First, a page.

Each dive group has a range of dives with varying degrees of difficulty. Divers must choose dives from different groups to demonstrate a variety of skills and to maximize their overall score in synchronized diving competitions. The selection of dives from other groups allows divers to showcase their versatility, synchronization, and technical abilities in executing dives with different movement patterns and complexities.

Body Positions for Synchronized Diving

In synchronized diving, divers are required to execute various body positions throughout their dives. These body positions are crucial for achieving proper technique, maximizing scores, and maintaining synchronization with their diving partner. Here are some of the key body positions commonly used in synchronized diving:

  • Straight position – The straight position is done by maintaining a straight body alignment from head to toe. Divers extend their arms above their heads, keep their legs together, and point their toes. This position is often used for entries into the water and for maintaining a clean line during somersaults and twists.
  • Pike position – In the pike position, divers bend at the waist while keeping their legs extended. The goal is to create a V-shaped position, with the head and upper body reaching toward the toes. This position is frequently used for dives involving rotations, as it helps increase the speed of the somersaults or twists.
  • Tuck position – The tuck position involves bending both the hips and knees, bringing the knees close to the chest while wrapping the arms around the legs. Divers aim to create a compact shape to enhance rotational speed and control during dives that require multiple somersaults or twists.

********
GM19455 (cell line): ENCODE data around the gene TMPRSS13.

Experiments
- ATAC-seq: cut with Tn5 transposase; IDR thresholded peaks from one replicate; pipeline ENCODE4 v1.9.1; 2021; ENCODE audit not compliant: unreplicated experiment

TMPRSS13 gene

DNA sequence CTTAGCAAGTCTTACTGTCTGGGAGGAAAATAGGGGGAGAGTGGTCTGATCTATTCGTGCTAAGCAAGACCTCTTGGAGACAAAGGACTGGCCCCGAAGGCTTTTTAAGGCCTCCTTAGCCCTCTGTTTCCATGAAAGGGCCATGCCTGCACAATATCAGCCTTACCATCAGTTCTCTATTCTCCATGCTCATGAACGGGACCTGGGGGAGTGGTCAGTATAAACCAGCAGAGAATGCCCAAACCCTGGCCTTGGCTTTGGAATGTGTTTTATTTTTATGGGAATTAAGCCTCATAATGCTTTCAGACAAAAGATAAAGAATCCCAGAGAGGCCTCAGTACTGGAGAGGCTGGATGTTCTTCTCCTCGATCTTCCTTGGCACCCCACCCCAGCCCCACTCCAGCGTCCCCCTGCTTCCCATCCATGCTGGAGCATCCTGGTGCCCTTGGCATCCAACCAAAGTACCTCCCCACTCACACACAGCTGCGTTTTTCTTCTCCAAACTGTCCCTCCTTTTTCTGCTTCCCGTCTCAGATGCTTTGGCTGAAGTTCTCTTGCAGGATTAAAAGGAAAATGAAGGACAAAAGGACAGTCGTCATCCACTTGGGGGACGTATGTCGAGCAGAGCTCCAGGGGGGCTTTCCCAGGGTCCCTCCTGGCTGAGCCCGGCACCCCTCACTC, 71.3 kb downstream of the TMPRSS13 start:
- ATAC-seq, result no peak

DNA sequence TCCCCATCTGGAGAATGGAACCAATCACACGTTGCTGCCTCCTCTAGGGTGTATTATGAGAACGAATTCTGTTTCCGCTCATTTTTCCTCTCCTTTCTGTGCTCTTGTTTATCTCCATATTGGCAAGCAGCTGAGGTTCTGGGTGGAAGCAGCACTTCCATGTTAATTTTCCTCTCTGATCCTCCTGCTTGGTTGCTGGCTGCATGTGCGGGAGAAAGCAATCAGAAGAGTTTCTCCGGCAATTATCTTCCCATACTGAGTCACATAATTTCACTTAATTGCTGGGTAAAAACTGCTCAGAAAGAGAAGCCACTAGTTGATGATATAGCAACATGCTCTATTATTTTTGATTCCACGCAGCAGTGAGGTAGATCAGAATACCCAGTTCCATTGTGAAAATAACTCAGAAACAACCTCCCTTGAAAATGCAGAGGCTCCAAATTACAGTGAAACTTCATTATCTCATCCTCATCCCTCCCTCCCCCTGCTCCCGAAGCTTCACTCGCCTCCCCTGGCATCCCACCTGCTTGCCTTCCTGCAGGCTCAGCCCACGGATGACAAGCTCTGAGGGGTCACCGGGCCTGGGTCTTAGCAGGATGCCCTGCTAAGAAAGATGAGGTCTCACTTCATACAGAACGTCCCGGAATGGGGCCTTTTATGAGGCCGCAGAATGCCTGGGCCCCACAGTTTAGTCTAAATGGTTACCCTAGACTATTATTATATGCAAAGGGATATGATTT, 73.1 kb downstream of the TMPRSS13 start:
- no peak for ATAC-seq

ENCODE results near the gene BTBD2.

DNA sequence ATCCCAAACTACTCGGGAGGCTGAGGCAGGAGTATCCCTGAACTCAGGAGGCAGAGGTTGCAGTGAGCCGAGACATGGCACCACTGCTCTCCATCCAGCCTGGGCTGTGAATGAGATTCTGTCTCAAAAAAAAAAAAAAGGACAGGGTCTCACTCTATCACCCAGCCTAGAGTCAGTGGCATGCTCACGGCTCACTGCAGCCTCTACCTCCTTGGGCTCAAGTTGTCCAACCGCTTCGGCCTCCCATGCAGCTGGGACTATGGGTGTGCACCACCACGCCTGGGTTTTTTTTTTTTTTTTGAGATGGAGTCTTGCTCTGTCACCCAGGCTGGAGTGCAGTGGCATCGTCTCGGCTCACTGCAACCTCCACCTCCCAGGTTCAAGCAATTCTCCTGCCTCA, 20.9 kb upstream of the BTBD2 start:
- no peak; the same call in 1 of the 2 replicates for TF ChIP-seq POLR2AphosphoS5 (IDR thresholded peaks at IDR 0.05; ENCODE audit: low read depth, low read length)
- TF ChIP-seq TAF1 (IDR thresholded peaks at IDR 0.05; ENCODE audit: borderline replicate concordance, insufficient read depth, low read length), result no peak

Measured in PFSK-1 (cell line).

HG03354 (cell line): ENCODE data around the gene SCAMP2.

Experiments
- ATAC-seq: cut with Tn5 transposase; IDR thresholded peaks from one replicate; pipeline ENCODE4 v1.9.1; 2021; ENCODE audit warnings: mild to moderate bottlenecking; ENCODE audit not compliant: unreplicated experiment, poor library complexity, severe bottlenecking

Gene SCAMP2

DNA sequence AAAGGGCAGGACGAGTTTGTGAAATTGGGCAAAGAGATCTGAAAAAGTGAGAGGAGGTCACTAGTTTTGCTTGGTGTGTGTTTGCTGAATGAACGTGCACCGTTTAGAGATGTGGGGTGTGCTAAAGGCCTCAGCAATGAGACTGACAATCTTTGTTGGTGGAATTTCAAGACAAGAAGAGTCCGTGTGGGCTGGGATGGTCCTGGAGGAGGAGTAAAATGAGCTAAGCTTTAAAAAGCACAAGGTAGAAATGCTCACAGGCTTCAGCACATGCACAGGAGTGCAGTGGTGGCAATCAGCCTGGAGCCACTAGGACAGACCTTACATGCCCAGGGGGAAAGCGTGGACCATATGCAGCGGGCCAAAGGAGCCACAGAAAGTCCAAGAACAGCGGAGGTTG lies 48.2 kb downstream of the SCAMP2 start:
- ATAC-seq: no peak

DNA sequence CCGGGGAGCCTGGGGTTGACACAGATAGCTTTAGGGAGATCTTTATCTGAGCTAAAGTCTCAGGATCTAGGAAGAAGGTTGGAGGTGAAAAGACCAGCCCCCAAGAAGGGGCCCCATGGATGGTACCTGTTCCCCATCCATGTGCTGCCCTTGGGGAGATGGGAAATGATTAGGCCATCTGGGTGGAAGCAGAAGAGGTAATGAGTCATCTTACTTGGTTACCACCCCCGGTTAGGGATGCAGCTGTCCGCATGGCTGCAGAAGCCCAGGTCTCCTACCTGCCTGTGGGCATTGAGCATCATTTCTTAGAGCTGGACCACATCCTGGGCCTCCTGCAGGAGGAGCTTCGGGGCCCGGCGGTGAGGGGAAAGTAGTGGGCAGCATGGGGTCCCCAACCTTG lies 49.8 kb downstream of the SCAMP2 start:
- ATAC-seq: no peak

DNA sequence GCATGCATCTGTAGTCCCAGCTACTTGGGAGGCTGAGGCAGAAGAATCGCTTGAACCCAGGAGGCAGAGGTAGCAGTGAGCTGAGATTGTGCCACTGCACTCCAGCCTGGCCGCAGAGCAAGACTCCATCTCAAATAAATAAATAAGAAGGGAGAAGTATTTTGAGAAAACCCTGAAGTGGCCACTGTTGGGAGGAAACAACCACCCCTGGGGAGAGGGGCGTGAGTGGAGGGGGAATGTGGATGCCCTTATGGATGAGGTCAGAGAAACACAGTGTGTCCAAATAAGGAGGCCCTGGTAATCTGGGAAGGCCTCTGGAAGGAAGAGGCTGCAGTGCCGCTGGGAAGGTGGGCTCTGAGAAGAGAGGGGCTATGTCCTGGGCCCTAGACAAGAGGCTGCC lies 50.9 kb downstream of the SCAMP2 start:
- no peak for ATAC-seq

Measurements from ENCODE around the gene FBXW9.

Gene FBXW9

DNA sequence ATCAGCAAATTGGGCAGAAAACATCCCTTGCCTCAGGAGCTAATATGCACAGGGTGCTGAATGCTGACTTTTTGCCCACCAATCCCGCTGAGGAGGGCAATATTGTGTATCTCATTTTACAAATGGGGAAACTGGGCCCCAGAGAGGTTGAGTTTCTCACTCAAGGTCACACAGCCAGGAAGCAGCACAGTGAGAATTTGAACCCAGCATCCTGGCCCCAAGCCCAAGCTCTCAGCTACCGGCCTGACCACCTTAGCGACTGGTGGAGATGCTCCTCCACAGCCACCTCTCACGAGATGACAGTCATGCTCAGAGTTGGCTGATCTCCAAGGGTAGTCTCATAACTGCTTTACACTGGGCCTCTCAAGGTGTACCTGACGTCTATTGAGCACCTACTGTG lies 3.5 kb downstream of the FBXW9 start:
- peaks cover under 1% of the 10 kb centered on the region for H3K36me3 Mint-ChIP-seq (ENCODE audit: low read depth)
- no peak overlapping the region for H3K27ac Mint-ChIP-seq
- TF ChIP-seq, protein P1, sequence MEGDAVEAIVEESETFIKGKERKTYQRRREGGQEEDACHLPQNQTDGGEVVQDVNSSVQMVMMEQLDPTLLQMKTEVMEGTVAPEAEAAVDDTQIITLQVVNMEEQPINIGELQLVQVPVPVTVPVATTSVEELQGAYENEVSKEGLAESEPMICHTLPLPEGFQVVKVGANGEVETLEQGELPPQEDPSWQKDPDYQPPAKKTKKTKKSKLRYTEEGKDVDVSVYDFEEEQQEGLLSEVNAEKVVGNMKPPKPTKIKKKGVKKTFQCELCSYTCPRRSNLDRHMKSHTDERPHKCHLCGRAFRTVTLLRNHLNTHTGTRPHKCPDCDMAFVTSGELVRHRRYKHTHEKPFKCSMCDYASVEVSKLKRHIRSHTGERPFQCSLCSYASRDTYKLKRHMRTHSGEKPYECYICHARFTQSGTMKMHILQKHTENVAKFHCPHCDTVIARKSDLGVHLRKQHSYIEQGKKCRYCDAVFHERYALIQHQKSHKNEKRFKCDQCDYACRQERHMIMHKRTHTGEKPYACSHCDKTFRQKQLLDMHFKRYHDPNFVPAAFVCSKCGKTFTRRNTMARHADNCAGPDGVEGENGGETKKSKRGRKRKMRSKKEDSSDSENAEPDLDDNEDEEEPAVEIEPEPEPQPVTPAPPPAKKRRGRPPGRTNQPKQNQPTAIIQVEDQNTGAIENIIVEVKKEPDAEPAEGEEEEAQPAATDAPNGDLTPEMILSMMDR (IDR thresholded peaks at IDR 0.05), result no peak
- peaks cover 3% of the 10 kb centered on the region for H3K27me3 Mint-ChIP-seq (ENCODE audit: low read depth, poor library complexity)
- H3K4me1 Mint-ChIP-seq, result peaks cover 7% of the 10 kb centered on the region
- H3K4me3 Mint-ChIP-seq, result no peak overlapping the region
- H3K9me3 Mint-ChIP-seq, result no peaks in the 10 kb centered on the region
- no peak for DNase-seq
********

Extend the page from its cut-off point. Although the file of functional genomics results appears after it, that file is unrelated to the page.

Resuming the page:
• Layout position – In the layout position, the body is extended, with both the hips and knees fully straightened. Divers spread their arms and legs apart to create a wide, stretched-out position. This position is often used for dives that require a longer flight time, allowing divers to demonstrate elegance and control in the air.
  • Free position – The free position refers to variations or combinations of body positions that do not fall strictly within the straight, pike, tuck, or layout positions. Divers may incorporate different arm and leg positions to express creativity, style, and individuality in their dives.

Divers must master these body positions and seamlessly transition between them during their dives. The ability to execute these positions accurately, maintain control, and synchronize with their partner is essential for achieving high scores in synchronized diving competitions.

Synchronized Diving Rules

In synchronized diving, the rules for each diver individually are the same as the rules for regular diving competitions. But there are specific and additional rules that set it apart as a unique sport. Also, the format in which competitions are judged and conducted is different. Here are some critical areas wherein rules in synchronized diving differ from individual diving.

  • Number of dives

In individual diving, men perform six optional dives, while women perform five optional dives with no limit on difficulty. On the other hand, synchronized diving requires men to perform six dives, including two assigned dives with a difficulty of 2.0. Women are to perform five dives, including two assigned dives with a difficulty of 2.0. The remaining optional dives are chosen by the team.

  • Less optional groups

In synchronized diving, four out of the five dive groups (forward, backward, inward, reverse, twister) must be performed. Meanwhile, in individual events, all five dive groups are required.

  • Forward approach

In synchronized springboard events, at least one dive must be performed using a forward approach and cannot be executed from a standing position.

  • Two different dives

Synchronized divers must perform two dives that can be different from each other but must rotate on a similar axis. For example, one diver may do a forward one-and-one-half somersault pike while the other performs an inward one-and-one-half somersault pike.

  • Judges

Synchronized diving has 11 judges in total, while individual events typically have five to seven judges.